While your first priority in seeking an online degree might be to finish it, slowing down and considering your other interests is one way to begin forming a well-rounded, liberal arts-style education. This pursuit of other interests does not have to be formal or affiliated with your program in any way. Consider some of the free alternatives available on the Internet as a way of branching out in your educational pursuits. Think about your chosen profession and the degree you are pursuing and then branch out into related areas first. If you can successfully integrate this related content into your thinking, then branch out further into areas not obviously related to your current study. While you are pursuing these alternative paths you will want to also begin thinking about the ways in which they connect together and to your main program.
Make Connections Explicit
Studying a more diverse range of subjects is only one part of a liberal education. More significant is developing an ability to find the connections between different and seemingly unrelated areas. This sounds ridiculous to say – after all, how can unrelated areas be connected? But remember that we live an increasingly connected world where the boundaries between different disciplines are constantly crumbling. Think about nanotechnology, a discipline that until recently did not exist and which is the result of connections between chemistry, biology and engineering – three previously unrelated disciplines (coincidentally, a fellow Dickinson College alumnus, Chad Mirkin, is one of the pioneers of the field and a member of the President's Council of Advisors on Science and Technology). Nanotechnology as a field would not exist without the kinds of interdisciplinary thinking that the liberal arts are known for fostering in their graduates.
Discuss Your Learning
Part of making these connections is in talking through what you are discovering. Learning does not happen in a vacuum, so finding a person or group of intellectually-minded individuals with whom to discuss these ideas is a necessity. These conversations can happen online through message boards or email exchanges, or in person. As an example, consider Games for Change, an informal organization of individuals interested in developing socially important video games in areas ranging from education, to health services, and environmental issues. This organization's site houses several message boards and they host increasingly popular and important conferences, as well as less formal discussion groups around the country. This is an open community, so you do not have to be a researcher or game developer to get involved. You just have to be interested in the topic.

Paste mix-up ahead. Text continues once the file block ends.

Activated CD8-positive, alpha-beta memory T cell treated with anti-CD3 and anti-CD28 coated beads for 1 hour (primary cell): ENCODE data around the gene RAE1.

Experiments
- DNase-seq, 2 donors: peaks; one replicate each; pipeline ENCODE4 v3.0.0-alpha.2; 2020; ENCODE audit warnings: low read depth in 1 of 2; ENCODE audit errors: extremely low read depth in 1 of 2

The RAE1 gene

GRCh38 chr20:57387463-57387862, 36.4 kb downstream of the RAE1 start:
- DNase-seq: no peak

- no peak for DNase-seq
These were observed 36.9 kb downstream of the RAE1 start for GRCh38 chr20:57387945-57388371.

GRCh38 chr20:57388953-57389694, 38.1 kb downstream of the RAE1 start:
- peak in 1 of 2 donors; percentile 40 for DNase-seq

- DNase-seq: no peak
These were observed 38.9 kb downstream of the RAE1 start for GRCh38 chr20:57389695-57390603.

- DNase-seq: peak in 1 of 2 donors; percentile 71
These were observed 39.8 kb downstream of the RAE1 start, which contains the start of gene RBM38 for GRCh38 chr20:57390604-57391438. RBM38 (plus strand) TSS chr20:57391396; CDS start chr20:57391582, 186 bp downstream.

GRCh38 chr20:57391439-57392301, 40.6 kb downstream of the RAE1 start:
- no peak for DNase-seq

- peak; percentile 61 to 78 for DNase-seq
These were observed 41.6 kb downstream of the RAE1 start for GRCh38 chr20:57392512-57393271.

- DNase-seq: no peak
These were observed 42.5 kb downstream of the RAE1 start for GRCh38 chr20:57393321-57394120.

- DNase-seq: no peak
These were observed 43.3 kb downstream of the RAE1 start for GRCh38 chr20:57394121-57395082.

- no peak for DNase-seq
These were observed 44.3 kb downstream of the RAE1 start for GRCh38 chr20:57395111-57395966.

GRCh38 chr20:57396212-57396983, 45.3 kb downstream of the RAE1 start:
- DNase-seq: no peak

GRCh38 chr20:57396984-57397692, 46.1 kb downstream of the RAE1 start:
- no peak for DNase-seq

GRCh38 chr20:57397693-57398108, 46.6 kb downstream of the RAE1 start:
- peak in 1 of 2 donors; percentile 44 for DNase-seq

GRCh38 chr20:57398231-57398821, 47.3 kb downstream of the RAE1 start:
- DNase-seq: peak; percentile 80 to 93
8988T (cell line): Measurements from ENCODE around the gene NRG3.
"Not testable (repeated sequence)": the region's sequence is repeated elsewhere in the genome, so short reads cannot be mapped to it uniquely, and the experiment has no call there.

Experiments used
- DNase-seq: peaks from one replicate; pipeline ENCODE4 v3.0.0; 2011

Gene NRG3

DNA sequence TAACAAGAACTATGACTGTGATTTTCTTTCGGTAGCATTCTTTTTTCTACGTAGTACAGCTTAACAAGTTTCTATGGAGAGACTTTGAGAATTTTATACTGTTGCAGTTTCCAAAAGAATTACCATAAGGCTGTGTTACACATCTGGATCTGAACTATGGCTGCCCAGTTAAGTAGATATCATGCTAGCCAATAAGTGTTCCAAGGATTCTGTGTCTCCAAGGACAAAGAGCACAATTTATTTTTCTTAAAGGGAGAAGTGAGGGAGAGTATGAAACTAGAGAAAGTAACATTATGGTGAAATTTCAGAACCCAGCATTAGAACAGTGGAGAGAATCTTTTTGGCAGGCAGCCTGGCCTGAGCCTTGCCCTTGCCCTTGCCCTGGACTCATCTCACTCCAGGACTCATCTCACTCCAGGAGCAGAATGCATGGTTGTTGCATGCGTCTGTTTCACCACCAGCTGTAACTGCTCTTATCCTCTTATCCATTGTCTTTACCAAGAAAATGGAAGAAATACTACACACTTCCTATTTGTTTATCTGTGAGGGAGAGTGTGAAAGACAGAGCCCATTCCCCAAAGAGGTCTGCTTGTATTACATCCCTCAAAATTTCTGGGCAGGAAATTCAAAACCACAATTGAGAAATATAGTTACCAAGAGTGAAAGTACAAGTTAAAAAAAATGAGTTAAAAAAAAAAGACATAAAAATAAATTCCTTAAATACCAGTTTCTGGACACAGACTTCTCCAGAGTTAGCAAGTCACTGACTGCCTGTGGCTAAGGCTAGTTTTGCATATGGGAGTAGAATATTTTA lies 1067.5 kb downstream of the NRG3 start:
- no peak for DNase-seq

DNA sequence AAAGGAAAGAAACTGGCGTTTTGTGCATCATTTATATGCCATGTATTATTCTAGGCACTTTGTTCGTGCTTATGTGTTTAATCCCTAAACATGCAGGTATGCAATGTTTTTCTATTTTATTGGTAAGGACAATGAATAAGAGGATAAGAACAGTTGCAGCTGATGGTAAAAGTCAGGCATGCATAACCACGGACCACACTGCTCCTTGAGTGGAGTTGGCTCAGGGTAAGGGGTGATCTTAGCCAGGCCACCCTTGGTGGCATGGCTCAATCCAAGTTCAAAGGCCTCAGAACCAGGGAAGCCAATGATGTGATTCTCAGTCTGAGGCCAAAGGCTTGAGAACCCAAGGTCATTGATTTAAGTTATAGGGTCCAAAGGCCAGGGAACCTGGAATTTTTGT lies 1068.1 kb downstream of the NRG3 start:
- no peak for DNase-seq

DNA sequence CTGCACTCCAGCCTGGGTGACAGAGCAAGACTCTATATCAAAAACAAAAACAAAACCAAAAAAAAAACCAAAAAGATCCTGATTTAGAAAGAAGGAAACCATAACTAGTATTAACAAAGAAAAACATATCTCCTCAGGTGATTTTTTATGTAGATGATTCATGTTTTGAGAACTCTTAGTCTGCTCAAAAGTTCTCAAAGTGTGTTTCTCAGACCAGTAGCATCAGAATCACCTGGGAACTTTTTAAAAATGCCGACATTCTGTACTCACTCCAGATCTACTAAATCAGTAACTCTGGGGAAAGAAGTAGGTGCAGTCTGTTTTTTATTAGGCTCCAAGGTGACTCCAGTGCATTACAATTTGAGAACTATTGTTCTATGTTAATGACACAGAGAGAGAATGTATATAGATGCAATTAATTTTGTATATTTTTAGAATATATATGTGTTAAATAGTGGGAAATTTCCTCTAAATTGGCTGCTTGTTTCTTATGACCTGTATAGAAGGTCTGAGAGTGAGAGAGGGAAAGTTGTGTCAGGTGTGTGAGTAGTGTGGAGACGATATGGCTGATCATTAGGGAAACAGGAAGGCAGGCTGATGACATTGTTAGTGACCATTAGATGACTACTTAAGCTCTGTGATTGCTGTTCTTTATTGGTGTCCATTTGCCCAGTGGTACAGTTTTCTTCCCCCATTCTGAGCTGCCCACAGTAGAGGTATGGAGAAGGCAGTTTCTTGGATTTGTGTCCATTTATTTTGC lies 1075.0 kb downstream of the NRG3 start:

Extend Beyond the Classroom
Learning opportunities and discussions about your learning can happen beyond the classroom, as can face to face experiences, which inform and reinforce what you are learning. Look to get involved in your local community in practical ways which exercise what you are studying. In this way, you will be providing community service while developing valuable skills, honing your communication abilities and further enhancing your knowledge. For example, if your interests are leading you towards environmental activism, consider a group that does local water quality monitoring and educational outreach. Here is a site which lists all of the volunteer water quality monitoring groups in Massachusetts, for example. Similar groups can be found in every state.
Cultivate Written and Spoken Abilities
Oral expression is a core component of the liberal arts, and one which may be challenging to develop in a strict online setting. Again, branching out beyond the classroom provides you with many opportunities to improve your public speaking as well as formal and informal written communication skills. Consider joining your town council or local school board if your interests lie in those areas. Not only will you make important connections, but you will also be sharpening skills that never go out of style on the job market and that are qualifications for every possible position you could apply for.
Find a Mentor
To get the most out of your self-designed liberal education, you will need someone to help guide your efforts in all of the above areas. Finding an informal mentor in the area you wish to ultimately pursue a career in satisfies almost all of the above criteria. You can't be shy about this though. No one is going to track you down and beg to be your mentor. Instead, set out to find a mentor yourself, as a recent student of mine did when he asked me to help him connect with fellow gaming researcher Kurt Squire at the University of Wisconsin – Madison. Squire actually volunteered to read some of the student's work and offered valuable feedback. Gaining guidance from an experienced practitioner in the field is a great way to get your bearings, see where hidden connections may lie, and feel out future employment opportunities. Consider offering some sort of service (answering the phones, data entry, public outreach, media production, etc.) to help get your foot in the door and convince your prospective mentor that you are someone worth talking to.
In order for the online learner to gain the benefits of a liberal arts education, they will have to be self-motivated and willing to actively pursue the types of connections and experiences that are built into a liberal education. In my opinion, the benefits are worth the extra effort. Don't believe me? Just ask one of the former U.S. presidents, Nobel Laureates, renowned scientists, or Supreme Court judges who are liberal arts graduates.